President Barack Obama talks with people at Grasshoppers store in LeClaire, Iowa, Aug. 16, 2011, during a three-day bus tour in the Midwest. Photo by Pete Souza

09
Aug
15

#BlackLivesMatter: May The Kids Who Die Rest In Peace

On the one year anniversary of Michael Brown’s murder, we say you are never forgotten and may you rest in peace, you beautiful soul.

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Thank you, PrettyFoot58

20
Jun
15

The Truth Shall Set You Free

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It’s curious how white society describes black people as thugs, welfare queens, violent criminals; yet somehow we’re required to find forgiveness when they visit horror upon us

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This. He said he was there to kill black people, he massacred them, he hurled racial epithets at the survivor as he walked out. Yet you still have white pundits saying, “what was his motivation?” *Sigh*

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Birds of a racist feather

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Color us not shocked. Evidence enough for you, pundits?

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Continue reading ‘The Truth Shall Set You Free’

18
Jun
15

The Face Of Terrorism

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“Mother Emanuel” A.M.E. Church History

The history of Emanuel African Methodist Episcopal Church reflects the development of religious institutions for African Americans in Charleston. Dating back to the fall of 1787 in Philadelphia, Pennsylvania, Richard Allen founded the Free African Society, adhering to the Doctrines of Methodism established by John Wesley. In 1816, black members of Charleston’s Methodist Episcopal church withdrew over disputed burial ground, and under the leadership of Morris Brown. The Rev. Morris Brown organized a church of persons of color and sought to have it affiliated with Allen’s church. Three churches arose under the Free African Society and were named the “Bethel Circuit”. One of the Circuit churches was located in the suburbs of Ansonborough, Hampstead, and Cow Alley, now known as Philadelphia Alley in the French Quarters of Charleston. Emanuel’s congregation grew out of the Hampstead Church, located at Reid and Hanover Streets.

In 1822 the church was investigated for its involvement with a planned slave revolt. Denmark Vesey, one of the church’s founders, organized a major slave uprising in Charleston. Vesey was raised in slavery in the Virgin Islands among newly imported Africans. He was the personal servant of slavetrader Captain Joseph Vesey, who settled in Charleston in 1783. Beginning in December 1821, Vesey began to organize a slave rebellion, but authorities were informed of the plot before it could take place. The plot created mass hysteria throughout the Carolinas and the South. Brown, suspected but never convicted of knowledge of the plot, went north to Philadelphia where he eventually became the second bishop of the AME denomination.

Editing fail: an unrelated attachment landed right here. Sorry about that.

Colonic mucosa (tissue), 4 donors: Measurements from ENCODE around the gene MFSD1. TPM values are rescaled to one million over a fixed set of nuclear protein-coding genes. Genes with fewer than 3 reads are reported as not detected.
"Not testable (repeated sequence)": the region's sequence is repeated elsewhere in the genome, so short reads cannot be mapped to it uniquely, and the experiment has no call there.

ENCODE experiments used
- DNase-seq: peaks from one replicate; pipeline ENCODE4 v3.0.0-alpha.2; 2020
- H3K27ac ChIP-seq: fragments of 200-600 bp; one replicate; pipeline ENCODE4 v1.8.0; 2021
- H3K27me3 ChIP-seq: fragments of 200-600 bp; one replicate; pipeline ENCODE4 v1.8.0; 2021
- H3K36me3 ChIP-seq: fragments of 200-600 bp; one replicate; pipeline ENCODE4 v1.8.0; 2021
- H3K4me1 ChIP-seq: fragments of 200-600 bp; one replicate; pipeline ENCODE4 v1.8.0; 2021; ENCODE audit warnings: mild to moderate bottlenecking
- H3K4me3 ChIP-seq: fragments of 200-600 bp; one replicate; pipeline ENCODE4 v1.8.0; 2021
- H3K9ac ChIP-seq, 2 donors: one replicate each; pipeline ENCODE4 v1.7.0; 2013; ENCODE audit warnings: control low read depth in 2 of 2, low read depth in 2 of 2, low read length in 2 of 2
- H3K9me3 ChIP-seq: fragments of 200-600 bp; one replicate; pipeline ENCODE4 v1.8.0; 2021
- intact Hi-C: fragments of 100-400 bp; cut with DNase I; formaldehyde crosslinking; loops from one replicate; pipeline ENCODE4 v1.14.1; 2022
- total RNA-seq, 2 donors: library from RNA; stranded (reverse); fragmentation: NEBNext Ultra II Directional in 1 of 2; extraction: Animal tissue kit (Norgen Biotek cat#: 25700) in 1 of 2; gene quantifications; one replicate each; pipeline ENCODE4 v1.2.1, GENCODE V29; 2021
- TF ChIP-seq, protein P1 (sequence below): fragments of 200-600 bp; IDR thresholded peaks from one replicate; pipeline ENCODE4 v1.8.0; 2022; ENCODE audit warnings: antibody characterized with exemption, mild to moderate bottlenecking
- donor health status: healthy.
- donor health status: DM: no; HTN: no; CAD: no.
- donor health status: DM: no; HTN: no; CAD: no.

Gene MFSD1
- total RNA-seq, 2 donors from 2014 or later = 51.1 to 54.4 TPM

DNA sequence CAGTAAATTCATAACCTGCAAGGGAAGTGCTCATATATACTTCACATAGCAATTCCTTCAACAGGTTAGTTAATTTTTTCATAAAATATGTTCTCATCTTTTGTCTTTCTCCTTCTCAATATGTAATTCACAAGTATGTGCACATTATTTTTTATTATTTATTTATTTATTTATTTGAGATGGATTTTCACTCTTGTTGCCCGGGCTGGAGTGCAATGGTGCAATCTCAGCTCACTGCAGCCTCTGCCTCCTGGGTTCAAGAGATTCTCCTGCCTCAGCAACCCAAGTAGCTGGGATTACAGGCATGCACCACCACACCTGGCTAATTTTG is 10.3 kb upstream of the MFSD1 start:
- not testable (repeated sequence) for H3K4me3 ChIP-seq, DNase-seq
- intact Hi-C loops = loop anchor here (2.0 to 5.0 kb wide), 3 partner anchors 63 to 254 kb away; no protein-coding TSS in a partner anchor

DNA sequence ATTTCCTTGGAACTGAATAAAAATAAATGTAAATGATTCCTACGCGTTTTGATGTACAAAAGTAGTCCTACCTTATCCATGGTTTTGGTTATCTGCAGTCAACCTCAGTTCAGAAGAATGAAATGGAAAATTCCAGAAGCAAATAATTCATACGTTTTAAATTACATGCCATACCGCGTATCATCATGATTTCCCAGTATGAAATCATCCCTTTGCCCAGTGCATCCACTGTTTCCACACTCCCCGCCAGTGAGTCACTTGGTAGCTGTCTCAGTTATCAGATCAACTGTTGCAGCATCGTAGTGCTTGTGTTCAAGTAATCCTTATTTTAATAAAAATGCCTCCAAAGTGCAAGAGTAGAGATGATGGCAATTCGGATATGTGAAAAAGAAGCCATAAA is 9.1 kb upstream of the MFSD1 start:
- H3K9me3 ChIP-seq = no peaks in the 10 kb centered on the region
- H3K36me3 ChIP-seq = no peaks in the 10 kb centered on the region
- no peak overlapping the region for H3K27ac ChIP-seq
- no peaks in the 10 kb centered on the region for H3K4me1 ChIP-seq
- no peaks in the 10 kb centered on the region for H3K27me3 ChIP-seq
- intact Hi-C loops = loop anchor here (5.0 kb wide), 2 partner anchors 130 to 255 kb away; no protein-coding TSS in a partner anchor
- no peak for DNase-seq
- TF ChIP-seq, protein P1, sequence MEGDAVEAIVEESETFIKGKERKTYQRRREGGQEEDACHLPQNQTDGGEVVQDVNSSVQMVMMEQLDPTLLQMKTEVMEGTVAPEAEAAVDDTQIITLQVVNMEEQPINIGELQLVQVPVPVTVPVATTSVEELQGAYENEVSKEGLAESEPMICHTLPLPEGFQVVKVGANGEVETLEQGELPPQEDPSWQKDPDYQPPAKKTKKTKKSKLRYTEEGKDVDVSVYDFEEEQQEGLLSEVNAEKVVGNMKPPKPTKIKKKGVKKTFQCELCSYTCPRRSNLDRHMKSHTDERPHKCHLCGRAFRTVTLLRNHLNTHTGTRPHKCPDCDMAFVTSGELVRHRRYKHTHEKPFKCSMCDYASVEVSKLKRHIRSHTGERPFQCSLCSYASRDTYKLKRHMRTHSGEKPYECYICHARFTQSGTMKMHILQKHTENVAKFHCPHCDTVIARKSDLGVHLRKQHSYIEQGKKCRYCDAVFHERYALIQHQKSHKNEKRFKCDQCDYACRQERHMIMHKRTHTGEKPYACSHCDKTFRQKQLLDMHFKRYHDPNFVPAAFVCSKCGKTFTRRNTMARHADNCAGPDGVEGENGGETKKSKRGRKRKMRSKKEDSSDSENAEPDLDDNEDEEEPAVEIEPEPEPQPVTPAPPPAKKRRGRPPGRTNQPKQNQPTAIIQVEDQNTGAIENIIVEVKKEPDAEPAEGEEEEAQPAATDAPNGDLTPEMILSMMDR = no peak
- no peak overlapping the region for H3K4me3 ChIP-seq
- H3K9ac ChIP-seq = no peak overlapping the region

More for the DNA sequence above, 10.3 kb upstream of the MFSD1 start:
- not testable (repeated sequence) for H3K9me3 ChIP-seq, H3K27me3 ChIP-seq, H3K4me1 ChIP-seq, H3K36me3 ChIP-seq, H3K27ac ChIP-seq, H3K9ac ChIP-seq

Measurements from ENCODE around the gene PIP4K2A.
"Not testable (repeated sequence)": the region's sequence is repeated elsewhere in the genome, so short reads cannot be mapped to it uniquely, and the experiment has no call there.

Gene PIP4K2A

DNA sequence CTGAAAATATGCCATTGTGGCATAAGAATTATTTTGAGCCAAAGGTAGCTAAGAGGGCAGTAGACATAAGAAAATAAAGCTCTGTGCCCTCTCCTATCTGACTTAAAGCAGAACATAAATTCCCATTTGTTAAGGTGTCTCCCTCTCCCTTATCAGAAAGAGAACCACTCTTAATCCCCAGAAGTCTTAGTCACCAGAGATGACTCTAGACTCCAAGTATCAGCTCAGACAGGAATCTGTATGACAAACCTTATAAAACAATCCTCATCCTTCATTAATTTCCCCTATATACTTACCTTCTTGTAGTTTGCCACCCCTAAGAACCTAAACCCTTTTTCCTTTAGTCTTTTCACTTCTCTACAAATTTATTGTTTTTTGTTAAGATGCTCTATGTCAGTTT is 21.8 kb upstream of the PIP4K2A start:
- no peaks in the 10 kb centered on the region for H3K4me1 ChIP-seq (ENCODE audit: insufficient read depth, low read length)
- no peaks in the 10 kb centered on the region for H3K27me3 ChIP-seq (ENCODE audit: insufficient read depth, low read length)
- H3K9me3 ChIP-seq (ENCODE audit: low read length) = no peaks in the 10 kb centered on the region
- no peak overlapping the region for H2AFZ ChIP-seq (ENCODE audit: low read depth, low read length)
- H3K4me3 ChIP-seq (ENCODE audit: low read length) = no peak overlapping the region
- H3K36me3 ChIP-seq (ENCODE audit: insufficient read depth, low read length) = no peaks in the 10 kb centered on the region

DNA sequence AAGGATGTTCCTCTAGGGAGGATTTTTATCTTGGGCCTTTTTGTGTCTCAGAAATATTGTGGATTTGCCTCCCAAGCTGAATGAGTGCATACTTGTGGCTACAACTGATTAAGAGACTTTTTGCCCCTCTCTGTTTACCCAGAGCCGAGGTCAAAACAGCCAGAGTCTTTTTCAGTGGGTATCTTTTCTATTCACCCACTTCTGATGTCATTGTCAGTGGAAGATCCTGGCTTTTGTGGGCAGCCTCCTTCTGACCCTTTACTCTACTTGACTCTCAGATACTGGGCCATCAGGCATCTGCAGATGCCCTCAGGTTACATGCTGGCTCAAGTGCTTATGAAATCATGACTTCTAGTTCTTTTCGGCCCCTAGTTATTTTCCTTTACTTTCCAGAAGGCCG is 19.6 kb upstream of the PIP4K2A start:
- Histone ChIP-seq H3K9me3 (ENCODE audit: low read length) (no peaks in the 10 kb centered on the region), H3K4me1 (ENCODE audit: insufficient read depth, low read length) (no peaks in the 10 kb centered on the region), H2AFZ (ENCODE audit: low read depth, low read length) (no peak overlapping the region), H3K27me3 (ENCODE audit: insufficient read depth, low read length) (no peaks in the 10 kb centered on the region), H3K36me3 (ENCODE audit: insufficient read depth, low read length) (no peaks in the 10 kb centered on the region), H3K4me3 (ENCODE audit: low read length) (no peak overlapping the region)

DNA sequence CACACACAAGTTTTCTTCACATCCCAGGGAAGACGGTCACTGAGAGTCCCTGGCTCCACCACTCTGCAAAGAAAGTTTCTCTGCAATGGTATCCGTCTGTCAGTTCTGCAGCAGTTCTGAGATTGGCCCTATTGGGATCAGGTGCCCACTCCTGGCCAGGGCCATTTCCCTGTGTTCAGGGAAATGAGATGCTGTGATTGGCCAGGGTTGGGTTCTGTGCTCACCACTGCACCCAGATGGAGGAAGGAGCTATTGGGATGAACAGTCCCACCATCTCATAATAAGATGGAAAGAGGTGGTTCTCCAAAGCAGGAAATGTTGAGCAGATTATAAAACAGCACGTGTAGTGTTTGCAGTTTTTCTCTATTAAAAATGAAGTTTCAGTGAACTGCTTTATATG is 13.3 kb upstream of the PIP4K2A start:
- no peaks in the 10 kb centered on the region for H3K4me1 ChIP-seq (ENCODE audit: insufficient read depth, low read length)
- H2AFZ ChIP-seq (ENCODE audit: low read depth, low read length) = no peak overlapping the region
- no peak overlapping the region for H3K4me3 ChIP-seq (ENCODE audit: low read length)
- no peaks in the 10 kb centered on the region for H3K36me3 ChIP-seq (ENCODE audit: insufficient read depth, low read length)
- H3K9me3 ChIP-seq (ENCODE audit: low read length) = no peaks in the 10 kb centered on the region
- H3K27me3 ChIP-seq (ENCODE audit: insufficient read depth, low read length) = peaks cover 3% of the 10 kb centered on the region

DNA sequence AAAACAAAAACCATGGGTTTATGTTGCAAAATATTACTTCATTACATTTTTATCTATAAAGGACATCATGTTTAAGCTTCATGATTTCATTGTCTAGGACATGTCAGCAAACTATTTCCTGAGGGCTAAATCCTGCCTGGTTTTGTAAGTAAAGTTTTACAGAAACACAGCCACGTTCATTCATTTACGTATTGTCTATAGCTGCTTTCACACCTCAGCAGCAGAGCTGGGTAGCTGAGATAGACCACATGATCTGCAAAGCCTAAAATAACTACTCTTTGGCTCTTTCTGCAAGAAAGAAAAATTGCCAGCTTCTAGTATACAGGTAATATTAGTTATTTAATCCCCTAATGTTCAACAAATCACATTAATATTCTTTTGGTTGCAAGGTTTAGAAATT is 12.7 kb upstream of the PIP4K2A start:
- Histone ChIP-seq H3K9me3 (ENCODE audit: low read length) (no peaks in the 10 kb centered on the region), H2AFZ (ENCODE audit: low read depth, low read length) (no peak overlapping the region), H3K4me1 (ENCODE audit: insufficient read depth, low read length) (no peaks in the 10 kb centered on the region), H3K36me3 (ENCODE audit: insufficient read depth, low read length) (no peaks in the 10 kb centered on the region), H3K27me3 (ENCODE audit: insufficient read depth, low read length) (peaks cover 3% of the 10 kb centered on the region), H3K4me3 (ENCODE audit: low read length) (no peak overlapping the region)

During the Vesey controversy, the AME church was burned. Worship services continued after the church was rebuilt until 1834 when all black churches were outlawed. The congregation continued the tradition of the African church by worshipping underground until 1865 when it was formally reorganized, and the name Emanuel was adopted, meaning “God with us”. The wooden two-story church that was built on the present site in 1872 was destroyed by the devastating earthquake of August 31, 1886. The present edifice was completed in 1891 under the pastorate of the Rev. L. Ruffin Nichols. The magnificent brick structure with encircling marble panels was restored, redecorated and stuccoed during the years of 1949-51 under the leadership of the Rev. Frank R. Veal. The bodies of the Rev. Nichols and his wife were exhumed and entomed in the base of the steeple so that they may forever be with the Emanuel that they helped to nurture.

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This is why people are outraged, frustrated, and disgusted by what Rachel Dolezal did and continues to do. Blackness is not a goddamned costume. You can’t wash away Blackness when the day is over. Blackness is trying to navigate a world where you could be murdered at any time because of the color of your skin. If you aren’t disgusted or turned off by what she did, there is something fundamentally wrong with you

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Tell us more about how America has “overcome racism,” Bernie Sanders

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What domestic terrorism looks like

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Wearing apartheid era South African flag. This was a planned and deliberate massacre

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Continue reading ‘The Face Of Terrorism’